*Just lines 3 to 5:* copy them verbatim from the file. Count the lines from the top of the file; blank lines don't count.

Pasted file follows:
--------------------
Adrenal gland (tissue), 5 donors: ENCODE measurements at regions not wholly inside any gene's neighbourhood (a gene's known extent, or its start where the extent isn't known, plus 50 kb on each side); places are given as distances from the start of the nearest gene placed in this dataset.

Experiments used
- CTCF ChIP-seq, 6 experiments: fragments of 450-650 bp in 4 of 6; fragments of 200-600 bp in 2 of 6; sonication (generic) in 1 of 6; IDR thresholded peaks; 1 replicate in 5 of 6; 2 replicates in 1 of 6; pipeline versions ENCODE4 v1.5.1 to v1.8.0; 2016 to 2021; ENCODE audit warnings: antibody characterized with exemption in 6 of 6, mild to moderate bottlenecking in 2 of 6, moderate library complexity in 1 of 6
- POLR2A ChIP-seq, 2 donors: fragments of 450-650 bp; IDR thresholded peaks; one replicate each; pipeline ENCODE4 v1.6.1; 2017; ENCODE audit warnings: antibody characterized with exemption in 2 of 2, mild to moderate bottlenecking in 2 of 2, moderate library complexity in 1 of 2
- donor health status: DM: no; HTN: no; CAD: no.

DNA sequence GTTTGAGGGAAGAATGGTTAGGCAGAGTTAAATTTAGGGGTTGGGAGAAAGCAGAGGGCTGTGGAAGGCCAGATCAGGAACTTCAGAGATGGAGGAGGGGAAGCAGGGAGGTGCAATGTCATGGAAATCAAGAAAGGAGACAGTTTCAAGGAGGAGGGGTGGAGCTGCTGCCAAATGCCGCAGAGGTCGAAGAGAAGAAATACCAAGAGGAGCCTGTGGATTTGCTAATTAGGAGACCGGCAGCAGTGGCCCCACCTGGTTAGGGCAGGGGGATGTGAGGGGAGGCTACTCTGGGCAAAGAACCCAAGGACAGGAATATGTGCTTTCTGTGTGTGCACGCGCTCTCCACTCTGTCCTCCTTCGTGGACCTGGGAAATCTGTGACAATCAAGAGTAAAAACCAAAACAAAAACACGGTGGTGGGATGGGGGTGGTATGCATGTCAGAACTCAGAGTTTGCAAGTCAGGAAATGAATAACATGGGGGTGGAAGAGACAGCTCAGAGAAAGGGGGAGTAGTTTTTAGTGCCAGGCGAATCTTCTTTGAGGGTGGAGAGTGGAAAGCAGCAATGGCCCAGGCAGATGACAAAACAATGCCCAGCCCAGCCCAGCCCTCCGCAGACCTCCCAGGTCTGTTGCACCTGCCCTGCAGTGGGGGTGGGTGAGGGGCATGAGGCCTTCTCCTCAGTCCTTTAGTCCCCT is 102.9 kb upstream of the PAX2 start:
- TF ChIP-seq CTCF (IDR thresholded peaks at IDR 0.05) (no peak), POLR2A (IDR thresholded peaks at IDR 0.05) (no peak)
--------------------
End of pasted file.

- CTCF ChIP-seq, 6 experiments: fragments of 450-650 bp in 4 of 6; fragments of 200-600 bp in 2 of 6; sonication (generic) in 1 of 6; IDR thresholded peaks; 1 replicate in 5 of 6; 2 replicates in 1 of 6; pipeline versions ENCODE4 v1.5.1 to v1.8.0; 2016 to 2021; ENCODE audit warnings: antibody characterized with exemption in 6 of 6, mild to moderate bottlenecking in 2 of 6, moderate library complexity in 1 of 6
- POLR2A ChIP-seq, 2 donors: fragments of 450-650 bp; IDR thresholded peaks; one replicate each; pipeline ENCODE4 v1.6.1; 2017; ENCODE audit warnings: antibody characterized with exemption in 2 of 2, mild to moderate bottlenecking in 2 of 2, moderate library complexity in 1 of 2
- donor health status: DM: no; HTN: no; CAD: no.